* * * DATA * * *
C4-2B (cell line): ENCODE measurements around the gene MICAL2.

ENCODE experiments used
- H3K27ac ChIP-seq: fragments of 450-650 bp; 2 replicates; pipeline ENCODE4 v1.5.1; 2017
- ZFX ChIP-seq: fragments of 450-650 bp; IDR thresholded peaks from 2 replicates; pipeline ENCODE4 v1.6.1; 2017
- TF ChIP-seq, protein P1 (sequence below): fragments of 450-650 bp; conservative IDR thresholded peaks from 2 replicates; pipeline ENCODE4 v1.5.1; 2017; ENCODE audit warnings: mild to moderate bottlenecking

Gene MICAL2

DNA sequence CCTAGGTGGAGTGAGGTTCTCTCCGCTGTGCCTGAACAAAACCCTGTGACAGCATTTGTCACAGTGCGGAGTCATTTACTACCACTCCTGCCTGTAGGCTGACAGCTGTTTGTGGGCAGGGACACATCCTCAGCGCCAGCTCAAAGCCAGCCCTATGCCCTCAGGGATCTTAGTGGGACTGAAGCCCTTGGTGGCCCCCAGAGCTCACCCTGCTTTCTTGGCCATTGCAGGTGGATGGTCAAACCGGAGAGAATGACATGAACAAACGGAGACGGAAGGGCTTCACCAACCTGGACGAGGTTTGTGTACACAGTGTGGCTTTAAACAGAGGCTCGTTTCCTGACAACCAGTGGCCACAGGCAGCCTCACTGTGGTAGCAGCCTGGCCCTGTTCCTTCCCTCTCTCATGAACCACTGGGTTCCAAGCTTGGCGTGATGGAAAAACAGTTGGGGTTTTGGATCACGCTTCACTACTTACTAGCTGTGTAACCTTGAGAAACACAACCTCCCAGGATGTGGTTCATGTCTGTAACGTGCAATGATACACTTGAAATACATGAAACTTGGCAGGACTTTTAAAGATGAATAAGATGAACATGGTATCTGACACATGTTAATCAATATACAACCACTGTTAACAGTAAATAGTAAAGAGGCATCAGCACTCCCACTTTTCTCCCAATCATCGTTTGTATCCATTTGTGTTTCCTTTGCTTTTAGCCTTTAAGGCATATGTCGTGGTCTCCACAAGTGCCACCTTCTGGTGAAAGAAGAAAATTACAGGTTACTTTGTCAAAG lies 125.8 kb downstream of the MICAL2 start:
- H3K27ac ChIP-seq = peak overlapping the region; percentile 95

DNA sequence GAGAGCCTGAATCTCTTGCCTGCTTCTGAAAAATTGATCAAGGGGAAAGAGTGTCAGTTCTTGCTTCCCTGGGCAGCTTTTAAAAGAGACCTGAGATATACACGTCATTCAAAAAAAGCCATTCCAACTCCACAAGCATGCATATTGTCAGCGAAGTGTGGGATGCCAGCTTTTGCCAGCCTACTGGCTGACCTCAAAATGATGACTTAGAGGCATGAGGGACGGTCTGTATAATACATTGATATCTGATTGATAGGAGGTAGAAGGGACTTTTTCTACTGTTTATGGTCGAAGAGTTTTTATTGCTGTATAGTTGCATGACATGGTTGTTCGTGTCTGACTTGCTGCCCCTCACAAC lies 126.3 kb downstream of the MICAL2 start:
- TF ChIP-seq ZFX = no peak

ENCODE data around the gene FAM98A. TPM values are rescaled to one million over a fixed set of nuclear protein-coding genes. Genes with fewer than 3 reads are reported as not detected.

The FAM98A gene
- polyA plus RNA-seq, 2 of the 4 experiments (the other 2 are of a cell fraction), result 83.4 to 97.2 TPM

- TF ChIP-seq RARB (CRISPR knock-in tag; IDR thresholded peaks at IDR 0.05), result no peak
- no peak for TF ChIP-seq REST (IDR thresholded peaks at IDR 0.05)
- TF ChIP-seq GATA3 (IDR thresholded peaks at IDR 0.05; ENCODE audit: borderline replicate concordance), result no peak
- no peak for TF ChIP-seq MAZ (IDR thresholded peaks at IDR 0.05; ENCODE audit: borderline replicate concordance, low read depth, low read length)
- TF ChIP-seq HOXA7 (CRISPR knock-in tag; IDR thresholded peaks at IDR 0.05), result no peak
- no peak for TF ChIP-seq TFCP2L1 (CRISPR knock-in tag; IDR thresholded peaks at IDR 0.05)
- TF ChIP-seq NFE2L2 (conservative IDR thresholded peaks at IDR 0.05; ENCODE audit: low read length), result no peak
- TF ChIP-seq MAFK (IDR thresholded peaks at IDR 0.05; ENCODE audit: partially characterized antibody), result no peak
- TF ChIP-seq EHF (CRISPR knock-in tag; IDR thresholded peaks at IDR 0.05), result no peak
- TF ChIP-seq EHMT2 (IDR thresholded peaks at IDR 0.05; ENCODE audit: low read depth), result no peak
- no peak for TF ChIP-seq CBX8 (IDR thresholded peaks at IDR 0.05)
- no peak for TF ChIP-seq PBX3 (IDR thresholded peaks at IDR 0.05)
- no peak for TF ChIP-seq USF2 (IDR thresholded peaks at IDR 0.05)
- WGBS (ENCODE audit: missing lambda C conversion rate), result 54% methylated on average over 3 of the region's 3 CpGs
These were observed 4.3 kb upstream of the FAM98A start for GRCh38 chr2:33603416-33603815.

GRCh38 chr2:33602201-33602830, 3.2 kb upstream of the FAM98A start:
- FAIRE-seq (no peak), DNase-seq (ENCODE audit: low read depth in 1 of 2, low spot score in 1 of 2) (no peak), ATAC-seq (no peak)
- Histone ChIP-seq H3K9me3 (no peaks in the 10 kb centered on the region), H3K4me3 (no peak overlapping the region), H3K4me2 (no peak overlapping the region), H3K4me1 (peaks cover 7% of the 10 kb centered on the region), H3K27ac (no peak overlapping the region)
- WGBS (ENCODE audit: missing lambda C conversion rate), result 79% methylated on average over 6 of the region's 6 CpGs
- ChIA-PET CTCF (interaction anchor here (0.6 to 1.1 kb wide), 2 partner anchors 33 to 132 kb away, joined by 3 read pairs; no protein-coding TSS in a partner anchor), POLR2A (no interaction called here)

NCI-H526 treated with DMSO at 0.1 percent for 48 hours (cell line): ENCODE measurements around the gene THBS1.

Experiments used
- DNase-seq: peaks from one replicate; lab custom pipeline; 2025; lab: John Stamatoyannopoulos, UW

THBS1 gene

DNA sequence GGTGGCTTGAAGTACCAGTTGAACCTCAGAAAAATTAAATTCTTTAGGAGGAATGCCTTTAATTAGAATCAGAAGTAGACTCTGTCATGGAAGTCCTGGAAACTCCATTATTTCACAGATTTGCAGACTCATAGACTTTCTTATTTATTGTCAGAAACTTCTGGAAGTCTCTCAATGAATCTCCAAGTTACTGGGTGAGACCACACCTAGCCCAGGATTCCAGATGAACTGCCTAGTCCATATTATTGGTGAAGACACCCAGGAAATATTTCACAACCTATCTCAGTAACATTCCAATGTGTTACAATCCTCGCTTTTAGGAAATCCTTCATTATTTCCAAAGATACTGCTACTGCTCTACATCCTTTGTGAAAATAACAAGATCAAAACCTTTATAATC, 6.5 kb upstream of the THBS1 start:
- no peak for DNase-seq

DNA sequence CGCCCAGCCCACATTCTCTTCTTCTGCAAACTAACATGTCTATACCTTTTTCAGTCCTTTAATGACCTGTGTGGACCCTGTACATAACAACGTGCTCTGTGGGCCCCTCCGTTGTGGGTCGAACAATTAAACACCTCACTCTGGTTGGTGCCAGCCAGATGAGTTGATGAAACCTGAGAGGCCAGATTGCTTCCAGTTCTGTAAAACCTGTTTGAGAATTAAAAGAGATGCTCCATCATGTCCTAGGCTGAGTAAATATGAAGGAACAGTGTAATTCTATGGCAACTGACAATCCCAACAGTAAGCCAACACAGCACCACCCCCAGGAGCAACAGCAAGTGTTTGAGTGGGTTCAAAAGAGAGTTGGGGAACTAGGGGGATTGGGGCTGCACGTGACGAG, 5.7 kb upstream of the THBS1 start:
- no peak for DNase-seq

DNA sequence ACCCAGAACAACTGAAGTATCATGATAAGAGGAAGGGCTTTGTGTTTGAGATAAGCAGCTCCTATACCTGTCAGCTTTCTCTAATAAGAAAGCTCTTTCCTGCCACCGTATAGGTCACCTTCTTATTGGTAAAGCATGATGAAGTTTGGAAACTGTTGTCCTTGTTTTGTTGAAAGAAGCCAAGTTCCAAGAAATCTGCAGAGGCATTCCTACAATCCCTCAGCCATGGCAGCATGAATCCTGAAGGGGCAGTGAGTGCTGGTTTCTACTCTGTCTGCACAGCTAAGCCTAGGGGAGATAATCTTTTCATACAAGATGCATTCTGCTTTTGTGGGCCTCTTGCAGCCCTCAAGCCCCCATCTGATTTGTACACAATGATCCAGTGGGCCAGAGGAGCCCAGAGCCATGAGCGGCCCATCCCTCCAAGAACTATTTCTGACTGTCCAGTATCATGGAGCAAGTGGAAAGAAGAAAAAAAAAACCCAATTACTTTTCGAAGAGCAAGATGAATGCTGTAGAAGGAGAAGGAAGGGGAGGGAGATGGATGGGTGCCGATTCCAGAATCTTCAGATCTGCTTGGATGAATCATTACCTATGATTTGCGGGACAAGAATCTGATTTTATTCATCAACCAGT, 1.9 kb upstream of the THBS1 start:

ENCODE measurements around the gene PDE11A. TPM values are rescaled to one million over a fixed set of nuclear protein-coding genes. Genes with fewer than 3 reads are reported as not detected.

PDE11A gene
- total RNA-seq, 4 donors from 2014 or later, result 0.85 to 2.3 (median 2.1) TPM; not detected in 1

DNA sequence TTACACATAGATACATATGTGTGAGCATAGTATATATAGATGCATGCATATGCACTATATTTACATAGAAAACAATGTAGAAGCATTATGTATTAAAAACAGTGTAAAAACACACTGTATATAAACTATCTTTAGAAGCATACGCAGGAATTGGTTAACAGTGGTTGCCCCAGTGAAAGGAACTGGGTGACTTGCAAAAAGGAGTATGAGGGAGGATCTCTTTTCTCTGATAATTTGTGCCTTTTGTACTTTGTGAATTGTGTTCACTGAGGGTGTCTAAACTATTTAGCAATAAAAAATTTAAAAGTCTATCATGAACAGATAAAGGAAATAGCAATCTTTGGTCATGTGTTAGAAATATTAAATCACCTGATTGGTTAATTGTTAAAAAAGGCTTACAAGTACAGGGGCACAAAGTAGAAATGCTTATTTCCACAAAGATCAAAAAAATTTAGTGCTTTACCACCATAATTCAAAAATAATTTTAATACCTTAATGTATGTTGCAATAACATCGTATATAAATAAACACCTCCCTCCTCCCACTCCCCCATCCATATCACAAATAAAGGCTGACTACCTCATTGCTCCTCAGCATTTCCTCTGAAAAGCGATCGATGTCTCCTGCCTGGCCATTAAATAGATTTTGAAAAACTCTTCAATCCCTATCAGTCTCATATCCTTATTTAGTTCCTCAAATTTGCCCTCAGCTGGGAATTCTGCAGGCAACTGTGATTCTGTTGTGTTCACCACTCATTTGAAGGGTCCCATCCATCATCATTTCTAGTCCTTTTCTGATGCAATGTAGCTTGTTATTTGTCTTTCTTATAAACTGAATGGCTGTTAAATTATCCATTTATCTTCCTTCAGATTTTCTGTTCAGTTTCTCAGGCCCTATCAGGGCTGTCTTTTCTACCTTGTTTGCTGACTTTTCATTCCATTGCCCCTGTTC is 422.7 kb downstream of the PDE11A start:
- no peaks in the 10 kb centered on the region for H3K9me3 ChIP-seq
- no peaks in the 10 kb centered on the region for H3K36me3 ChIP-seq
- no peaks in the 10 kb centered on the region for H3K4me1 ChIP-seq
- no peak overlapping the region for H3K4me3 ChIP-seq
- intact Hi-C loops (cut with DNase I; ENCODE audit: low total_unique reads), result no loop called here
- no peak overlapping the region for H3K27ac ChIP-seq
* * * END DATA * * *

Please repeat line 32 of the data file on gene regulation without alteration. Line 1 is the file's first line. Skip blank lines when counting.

- WGBS (ENCODE audit: missing lambda C conversion rate), result 79% methylated on average over 6 of the region's 6 CpGs